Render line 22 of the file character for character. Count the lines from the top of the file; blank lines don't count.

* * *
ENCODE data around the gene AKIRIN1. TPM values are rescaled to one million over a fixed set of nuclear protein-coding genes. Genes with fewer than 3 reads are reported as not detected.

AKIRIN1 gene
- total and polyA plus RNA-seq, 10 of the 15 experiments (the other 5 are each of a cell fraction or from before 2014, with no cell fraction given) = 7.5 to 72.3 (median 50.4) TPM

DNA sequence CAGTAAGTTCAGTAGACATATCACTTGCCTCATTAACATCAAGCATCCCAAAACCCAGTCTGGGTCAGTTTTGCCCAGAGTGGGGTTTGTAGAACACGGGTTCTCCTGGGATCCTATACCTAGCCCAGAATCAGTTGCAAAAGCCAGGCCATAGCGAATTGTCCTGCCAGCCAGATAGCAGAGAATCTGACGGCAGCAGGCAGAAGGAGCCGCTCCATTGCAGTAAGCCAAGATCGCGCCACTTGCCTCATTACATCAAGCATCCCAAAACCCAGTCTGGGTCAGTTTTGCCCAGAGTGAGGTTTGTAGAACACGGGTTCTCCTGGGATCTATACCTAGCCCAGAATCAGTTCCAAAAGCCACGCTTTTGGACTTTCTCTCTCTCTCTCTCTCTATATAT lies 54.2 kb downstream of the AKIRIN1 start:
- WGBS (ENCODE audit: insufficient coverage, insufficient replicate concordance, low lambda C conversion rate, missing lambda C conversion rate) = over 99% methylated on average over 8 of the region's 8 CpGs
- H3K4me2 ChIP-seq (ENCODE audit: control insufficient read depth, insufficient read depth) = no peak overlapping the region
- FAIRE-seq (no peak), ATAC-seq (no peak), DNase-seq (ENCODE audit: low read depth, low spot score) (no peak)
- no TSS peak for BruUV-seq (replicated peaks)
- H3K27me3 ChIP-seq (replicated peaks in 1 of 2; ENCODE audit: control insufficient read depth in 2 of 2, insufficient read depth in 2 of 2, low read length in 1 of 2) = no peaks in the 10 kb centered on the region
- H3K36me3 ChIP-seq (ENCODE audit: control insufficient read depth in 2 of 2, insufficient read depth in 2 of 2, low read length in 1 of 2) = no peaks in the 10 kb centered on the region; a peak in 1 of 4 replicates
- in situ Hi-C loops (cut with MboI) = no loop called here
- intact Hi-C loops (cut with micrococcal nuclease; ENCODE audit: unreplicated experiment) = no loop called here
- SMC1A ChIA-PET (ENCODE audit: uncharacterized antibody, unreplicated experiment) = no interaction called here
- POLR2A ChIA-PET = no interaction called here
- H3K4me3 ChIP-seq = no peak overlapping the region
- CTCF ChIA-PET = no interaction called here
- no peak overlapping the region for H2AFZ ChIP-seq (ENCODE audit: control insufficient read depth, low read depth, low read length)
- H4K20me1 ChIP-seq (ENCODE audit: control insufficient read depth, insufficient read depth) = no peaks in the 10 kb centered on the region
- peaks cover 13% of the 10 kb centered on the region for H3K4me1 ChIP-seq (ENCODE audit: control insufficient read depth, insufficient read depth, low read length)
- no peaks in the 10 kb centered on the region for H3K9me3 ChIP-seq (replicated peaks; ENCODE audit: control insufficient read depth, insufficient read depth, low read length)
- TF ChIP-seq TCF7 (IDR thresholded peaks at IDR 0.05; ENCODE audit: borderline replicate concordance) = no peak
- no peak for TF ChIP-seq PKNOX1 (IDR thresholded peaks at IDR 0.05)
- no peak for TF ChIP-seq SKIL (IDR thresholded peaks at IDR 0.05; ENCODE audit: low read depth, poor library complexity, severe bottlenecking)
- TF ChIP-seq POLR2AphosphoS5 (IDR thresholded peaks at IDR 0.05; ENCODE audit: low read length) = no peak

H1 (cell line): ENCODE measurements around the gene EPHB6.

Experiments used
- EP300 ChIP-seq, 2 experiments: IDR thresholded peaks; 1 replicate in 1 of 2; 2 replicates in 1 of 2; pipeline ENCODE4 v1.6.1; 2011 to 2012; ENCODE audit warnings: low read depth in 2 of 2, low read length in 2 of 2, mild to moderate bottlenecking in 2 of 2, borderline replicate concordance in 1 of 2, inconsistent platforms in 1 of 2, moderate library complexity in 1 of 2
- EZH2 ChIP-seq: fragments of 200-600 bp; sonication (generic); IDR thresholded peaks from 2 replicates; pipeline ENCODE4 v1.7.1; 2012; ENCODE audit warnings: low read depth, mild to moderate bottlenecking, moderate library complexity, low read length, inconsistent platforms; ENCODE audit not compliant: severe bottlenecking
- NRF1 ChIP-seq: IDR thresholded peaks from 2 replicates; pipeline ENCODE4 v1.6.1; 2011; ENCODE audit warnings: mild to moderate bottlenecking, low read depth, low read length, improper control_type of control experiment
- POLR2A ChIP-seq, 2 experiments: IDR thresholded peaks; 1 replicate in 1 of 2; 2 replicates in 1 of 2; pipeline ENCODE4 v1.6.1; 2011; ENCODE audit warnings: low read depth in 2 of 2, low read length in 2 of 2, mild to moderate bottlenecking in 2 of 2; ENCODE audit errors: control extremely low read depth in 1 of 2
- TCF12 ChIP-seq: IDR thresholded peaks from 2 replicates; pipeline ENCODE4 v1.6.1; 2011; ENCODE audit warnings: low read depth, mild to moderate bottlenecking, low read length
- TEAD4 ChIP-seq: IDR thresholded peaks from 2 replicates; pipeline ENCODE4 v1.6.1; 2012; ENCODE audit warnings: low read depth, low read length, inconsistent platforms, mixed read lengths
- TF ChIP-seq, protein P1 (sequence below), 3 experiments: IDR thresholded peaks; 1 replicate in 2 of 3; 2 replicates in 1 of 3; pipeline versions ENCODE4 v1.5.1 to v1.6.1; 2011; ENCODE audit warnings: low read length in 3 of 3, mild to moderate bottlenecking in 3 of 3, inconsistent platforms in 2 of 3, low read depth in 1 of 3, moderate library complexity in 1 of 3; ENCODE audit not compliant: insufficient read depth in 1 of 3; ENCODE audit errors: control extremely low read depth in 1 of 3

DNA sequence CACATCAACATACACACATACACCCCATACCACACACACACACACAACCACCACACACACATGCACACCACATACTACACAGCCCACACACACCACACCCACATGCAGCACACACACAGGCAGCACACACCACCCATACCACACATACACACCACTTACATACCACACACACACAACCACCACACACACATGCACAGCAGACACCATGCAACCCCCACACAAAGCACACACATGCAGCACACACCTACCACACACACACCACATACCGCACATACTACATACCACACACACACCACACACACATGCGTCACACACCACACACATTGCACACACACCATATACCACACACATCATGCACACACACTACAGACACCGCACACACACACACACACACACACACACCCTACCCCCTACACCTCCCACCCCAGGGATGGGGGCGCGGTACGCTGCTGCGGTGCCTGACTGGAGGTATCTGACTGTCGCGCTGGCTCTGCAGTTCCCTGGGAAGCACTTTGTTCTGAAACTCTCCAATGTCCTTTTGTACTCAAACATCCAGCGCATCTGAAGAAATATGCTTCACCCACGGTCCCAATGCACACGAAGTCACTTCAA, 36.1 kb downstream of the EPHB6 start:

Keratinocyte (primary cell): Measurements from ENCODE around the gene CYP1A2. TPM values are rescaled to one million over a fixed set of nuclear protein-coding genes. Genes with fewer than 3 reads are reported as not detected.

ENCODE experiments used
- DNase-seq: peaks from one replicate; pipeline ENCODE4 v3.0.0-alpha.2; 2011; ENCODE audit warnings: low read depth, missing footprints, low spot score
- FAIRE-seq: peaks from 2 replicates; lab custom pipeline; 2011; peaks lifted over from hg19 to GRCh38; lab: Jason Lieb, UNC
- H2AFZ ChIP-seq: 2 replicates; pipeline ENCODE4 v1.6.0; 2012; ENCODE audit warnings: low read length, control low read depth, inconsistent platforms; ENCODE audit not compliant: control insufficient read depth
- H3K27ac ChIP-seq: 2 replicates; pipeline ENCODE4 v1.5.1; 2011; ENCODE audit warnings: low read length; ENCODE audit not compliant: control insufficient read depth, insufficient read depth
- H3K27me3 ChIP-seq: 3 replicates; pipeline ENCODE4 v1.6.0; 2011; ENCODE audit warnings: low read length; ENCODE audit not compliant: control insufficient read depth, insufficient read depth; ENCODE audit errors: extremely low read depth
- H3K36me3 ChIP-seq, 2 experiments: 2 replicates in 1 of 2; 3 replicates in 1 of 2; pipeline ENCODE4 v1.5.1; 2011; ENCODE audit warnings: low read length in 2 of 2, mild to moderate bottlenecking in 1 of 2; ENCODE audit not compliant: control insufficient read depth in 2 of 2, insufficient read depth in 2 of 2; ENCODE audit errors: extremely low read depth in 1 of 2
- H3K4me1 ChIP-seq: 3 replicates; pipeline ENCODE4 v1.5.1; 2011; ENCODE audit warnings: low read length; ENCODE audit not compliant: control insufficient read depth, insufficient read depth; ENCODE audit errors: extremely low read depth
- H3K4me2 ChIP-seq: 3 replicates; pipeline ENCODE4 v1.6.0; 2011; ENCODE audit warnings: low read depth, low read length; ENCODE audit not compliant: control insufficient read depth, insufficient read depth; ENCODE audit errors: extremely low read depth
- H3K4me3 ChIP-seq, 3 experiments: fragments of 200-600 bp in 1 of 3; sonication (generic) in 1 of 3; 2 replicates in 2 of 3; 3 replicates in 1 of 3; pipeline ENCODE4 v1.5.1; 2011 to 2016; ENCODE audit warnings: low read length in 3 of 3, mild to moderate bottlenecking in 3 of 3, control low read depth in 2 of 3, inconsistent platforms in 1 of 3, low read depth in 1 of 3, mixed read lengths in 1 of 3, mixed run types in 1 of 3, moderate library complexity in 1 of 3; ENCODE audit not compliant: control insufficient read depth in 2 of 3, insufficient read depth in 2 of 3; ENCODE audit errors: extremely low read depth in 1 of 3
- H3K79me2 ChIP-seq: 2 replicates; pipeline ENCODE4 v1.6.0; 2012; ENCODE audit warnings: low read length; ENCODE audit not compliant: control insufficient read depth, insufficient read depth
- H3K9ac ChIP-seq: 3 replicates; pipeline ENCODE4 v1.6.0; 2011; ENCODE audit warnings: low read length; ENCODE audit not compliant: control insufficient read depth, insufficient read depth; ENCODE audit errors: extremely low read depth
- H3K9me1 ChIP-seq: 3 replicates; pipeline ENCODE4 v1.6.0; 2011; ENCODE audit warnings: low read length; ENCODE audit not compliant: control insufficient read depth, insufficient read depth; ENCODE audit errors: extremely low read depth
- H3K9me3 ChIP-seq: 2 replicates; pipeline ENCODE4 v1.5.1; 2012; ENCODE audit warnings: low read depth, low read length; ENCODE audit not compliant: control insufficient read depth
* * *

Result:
- no peak for TF ChIP-seq PKNOX1 (IDR thresholded peaks at IDR 0.05)